• What choice or challenge does she face that she will fail unless she can demonstrate acceptance and mastery of that truth?
  • What is she trying to protect and what will she risk to protect it?
  • What are the stakes for failure? What will she lose that she can't bear to lose?
  • What are the benefits of success? What does she stand to gain?
  • What are the building blocks of recovery? What are the steps she takes in ripping off the bandaid?
  • What secrets does she keep from other characters as a result of her wound?
  • What lies does she tell because of her wound?
  • What mistakes does she make because of her wound?
  • What are the consequences of those secrets, lies, and mistakes, and how do they lead to the bandaid finally being ripped away?
  • Who helps her in spite of or because of her wound? How?
  • Who holds her back or provides an emotional crutch that keeps her weak and delusional?
Thinking about the psychology of your character in this way can help you do create her as a more rounded and real person, and that will automatically make her more relatable to your readers. You'll see for yourself how much more you like her. That may make you feel more protective of her, more defensive on her behalf. But don't let that stop you from being mean to her and inflicting the kind of emotional damage that is going to be required to help her heal. You're going to have to break her down to build her back up. Love her by ripping the bandage off!

Read More about Emotional Wounds

Reading about PTSD or mental health in general is a great way to start thinking about some of the very real ways in which emotional damage plays out in our lives and in our modern society. The degree of dysfunction your character experiences may be smaller than an actual mental disorder, but it doesn't hurt to learn about the extremes to help you consider the damage.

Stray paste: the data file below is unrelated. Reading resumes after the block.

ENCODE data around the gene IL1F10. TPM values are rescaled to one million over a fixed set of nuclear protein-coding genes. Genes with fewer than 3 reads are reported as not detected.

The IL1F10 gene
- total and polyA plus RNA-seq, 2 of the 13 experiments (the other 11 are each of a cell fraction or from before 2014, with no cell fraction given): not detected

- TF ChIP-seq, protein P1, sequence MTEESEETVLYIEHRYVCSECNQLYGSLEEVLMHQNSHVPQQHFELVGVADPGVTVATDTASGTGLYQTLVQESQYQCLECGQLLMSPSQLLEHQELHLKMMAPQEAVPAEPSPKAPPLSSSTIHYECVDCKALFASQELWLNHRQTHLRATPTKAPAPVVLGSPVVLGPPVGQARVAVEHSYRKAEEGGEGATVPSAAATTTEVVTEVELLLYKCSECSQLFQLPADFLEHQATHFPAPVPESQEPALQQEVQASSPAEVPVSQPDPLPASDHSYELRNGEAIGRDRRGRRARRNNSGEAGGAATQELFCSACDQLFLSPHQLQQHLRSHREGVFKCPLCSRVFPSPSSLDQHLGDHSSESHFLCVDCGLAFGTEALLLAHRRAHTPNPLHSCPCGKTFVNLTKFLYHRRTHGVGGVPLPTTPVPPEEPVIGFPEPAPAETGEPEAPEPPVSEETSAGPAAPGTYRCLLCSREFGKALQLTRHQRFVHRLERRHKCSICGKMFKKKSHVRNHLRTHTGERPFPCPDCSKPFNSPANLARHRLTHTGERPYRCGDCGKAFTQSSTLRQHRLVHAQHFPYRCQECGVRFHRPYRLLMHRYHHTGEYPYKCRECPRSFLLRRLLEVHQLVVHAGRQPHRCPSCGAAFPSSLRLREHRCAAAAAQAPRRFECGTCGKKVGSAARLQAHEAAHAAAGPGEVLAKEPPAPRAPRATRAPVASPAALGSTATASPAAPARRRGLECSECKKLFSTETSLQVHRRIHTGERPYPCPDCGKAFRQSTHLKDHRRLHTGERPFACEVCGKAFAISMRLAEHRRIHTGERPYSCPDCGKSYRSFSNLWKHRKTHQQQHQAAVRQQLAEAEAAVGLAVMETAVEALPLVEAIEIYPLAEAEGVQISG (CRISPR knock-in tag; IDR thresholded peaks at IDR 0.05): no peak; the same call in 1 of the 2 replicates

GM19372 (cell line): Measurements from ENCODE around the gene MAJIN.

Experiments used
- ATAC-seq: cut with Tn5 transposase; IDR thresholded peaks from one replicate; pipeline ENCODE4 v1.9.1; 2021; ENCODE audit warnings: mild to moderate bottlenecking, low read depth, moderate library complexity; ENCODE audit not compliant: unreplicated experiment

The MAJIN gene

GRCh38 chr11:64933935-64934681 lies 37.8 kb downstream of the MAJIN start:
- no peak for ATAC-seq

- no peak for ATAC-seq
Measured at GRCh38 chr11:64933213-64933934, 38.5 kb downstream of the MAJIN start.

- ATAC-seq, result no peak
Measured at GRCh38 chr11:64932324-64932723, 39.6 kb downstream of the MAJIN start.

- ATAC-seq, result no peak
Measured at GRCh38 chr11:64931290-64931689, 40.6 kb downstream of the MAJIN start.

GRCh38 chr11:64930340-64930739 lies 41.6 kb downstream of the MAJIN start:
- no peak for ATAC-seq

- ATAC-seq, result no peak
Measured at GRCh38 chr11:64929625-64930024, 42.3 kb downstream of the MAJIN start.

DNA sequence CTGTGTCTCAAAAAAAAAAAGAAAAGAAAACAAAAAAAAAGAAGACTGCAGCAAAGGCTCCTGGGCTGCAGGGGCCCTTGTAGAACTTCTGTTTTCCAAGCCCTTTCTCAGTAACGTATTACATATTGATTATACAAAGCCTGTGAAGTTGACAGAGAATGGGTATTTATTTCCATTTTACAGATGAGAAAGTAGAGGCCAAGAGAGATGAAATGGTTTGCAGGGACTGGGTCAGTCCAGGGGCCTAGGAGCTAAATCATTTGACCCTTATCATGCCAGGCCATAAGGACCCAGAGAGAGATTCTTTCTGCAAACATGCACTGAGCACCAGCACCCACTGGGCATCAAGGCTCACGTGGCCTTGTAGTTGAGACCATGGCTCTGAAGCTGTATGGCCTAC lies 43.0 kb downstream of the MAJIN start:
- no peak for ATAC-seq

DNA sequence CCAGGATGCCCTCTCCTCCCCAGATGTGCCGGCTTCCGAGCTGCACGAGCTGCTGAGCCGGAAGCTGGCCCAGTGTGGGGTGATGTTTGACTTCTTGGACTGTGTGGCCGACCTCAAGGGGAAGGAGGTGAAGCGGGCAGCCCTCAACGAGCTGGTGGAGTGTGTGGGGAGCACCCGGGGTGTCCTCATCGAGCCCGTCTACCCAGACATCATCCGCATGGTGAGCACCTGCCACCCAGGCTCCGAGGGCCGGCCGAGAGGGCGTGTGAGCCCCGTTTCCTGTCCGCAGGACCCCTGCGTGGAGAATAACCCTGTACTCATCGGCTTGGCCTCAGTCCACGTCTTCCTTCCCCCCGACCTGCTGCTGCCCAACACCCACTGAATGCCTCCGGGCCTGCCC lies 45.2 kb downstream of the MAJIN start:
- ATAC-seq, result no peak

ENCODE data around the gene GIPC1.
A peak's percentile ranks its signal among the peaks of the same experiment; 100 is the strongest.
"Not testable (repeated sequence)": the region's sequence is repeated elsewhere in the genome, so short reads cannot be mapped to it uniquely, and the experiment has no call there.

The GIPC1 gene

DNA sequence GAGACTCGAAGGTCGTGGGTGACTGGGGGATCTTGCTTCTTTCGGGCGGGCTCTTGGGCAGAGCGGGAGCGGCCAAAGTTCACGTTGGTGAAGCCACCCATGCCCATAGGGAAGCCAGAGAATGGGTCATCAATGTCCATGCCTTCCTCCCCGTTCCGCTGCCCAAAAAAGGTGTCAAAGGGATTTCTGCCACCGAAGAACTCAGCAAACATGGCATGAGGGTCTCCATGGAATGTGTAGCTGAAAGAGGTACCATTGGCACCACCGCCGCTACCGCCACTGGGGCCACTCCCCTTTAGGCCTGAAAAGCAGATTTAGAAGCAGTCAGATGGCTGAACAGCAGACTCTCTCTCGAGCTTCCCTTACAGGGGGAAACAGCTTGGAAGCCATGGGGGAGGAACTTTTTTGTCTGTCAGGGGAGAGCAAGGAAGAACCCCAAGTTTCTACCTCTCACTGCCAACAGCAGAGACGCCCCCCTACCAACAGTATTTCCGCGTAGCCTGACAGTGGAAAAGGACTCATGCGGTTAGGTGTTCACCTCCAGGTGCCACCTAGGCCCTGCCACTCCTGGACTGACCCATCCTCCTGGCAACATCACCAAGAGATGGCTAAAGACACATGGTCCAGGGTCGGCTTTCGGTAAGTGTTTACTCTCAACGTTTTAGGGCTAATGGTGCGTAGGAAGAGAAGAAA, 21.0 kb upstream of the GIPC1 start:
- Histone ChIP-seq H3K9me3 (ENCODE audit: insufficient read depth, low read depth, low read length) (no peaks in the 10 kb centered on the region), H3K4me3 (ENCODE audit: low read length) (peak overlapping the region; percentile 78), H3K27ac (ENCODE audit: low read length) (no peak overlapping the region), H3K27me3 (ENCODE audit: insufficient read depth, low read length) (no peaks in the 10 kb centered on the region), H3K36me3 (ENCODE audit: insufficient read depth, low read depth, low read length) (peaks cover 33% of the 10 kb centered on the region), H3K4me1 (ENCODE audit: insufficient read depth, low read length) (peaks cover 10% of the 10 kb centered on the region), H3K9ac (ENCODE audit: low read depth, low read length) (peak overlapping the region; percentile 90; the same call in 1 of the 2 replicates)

Understanding more about character wounds can help, and as always, Writer's Helping Writers by the authors of the Positive Traits Thesaurus and the Negative Traits Thesaurus have some fantastic articles. 

There's an interesting test for emotional wounds here:

And here are a few additional articles you might find interesting:

What Do You Think?

Do you like emotionally wounded characters with big arcs? What makes you relate to a character as you're reading or writing? What books can you think of that provide a big arc with a huge emotional payoff?

About the Author

Martina Boone is the author of Compulsion and Persuasion, out now in the romantic Southern Gothic Heirs of Watson Island trilogy from Simon & Schuster, Simon Pulse. Illusion, the final book, will be out in October of 2016. Martina is also the founder of AdventuresInYAPublishing.com, a three-time Writer's Digest 101 Best Websites for Writers Site, and YASeriesInsiders.com, a site dedicated to encouraging literacy and reader engagement through a celebration of series literature. She's on the Board of the Literacy Council of Northern Virginia and runs the CompulsionForReading.com program to distribute books to underfunded schools and libraries.


  1. I'm bookmarking this page. Thanks :)

  2. This is such a comprehensive blog, Martina. thanks for putting it together. Will refer back to it, I'm sure.